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Buckler‟s painting ca. 1820. Whether the chair was made by Gillows, Morgan & Sanders or another manufacturer will be examined in Chapters 6 and 8, but the example illustrates the way in which Gillows relied on their affiliations and relationships to develop their business. As Catholics, many of Gillow‟s contracts came through the church including commissions for Sir Thomas Hesketh of Rufford, Lord Arundell and Lady Clifford46. Samuel and James Wyatt introduced Gillows to several major projects including the refurnishing of Heaton House and a number of Royal residences such as Frogmore House and Windsor Castle. Unlike Morgan & Sanders who courted publicity, Gillows never placed an advertisement relying instead on their contacts and their reputation. It was this reputation for dependable quality that was eventually immortalised in Gilbert & Sullivan‟s HMS Pinafore when Josephine sings, „On the one hand, papa's luxurious home, Hung with ancestral armour and old brasses, Carved oak and tapestry from distant Rome, Rare "blue and white" Venetian finger-glasses, Rich oriental rugs, luxurious sofa pillows, And everything that isn't old, from Gillows.‟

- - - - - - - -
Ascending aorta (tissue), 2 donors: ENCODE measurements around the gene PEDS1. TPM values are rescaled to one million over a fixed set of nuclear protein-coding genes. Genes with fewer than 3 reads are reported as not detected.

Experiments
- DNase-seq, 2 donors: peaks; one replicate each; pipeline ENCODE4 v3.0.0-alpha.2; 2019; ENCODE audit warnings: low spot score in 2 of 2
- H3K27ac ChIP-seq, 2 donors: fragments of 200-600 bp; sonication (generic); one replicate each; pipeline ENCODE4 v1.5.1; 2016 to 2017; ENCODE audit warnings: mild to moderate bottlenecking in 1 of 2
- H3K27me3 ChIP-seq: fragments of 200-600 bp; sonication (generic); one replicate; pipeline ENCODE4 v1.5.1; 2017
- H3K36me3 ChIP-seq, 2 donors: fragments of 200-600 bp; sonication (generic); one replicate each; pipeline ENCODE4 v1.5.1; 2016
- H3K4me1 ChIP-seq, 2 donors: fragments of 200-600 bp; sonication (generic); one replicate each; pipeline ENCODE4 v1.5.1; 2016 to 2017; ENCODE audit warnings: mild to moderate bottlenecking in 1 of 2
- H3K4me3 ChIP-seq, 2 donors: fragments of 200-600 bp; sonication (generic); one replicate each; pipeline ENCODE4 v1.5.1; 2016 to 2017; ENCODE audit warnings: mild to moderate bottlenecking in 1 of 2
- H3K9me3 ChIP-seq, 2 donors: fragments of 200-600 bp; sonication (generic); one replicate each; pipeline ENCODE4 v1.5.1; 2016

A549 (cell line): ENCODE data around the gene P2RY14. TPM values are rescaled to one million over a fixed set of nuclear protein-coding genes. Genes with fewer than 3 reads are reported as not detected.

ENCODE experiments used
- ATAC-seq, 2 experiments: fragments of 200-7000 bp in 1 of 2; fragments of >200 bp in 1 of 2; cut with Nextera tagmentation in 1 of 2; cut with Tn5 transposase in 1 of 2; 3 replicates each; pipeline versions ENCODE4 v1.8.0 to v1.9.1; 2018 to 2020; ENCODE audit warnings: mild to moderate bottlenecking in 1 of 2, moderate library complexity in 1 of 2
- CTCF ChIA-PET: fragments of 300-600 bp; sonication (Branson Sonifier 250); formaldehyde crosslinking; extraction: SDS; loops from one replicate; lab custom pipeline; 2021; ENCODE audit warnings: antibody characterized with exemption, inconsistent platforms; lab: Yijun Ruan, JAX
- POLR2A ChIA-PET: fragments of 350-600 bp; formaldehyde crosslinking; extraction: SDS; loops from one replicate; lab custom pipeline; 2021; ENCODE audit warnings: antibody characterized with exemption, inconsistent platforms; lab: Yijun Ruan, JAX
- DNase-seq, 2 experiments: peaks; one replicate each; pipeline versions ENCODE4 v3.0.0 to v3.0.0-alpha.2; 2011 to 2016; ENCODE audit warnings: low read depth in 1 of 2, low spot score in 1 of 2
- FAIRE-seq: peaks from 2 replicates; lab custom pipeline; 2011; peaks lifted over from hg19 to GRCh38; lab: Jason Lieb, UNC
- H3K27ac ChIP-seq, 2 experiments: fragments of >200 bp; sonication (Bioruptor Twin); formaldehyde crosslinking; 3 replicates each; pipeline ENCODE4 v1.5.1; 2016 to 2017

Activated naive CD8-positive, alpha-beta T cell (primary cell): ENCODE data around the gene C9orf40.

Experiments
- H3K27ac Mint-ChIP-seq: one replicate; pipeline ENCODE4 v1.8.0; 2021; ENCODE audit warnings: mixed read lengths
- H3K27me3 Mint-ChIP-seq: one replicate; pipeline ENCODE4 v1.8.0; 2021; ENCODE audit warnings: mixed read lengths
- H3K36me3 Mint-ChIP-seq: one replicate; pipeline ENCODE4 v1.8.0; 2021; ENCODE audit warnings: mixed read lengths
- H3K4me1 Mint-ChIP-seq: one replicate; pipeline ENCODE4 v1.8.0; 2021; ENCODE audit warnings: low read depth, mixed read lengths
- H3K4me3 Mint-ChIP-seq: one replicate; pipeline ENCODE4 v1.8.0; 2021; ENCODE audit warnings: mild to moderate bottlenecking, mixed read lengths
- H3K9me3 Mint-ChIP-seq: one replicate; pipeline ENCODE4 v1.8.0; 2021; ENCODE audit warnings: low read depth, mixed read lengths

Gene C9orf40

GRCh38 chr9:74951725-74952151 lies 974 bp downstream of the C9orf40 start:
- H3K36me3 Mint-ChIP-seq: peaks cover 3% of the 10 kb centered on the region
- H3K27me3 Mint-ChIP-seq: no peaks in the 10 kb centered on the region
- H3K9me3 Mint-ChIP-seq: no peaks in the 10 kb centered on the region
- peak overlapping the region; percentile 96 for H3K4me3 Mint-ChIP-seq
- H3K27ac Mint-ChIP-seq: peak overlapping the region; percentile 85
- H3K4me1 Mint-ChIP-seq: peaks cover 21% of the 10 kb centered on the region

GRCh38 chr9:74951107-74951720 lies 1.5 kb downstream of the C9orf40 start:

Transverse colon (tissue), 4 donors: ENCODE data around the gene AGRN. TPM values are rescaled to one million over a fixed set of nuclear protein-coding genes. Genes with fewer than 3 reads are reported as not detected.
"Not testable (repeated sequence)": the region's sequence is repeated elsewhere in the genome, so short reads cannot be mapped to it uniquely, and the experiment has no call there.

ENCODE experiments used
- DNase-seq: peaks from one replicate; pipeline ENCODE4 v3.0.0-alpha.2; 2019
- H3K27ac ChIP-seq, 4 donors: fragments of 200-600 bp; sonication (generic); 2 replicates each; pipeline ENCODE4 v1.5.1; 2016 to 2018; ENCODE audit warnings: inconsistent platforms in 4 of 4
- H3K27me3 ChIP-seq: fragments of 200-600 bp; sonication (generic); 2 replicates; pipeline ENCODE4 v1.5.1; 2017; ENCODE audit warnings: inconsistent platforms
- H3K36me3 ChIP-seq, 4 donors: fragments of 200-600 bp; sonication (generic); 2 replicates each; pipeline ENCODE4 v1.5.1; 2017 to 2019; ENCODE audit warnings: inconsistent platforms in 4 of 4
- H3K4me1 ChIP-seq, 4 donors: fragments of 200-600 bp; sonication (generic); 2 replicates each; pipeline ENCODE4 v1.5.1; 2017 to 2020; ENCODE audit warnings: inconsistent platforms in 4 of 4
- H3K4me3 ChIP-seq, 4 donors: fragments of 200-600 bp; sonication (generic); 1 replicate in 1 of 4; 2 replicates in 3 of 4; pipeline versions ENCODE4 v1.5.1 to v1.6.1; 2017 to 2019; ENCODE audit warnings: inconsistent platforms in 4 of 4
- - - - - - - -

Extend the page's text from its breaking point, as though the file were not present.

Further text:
Morgan & Sanders relied on products and publicity. Their lack of tenure in the trade put them at a significant disadvantage relative to the established firms such as Seddon, Chippendale and Gillow. While the quality of their cabinet-work met the demands of discerning customers such as Lord Nelson and some members of the Royal family, Morgan & Sanders would still find it difficult to shake off their reputation as a purveyor of patent bedsteads and camp equipage. While the sales associated with the Metamorphic Library Chair would have been welcomed, close ties with Thomas Weeks and the provision of novelty furniture may have curtailed any ambitions they had to be accepted in the same circles as the traditional firms. This could explain the absence of the Metamorphic Library Chair


advertisements or, indeed, their use of a third-party sales channel for the product. The pieces of Morgan & Sanders furniture featured in The Repository following the launch of the Metamorphic Library Chair are altogether more serious – a Sofa Writing Table in 1811, a Library Bookcase in 1812, a State Bed in 1813 and a Carlton House Table and Chair in 1814. Gone were the mechanical patent designs they had used to generate market interest and attract new customers during the early years. They were now promoting themselves as high-end cabinet-makers and their advertisements focused increasingly on the prestige of their customers.


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from their


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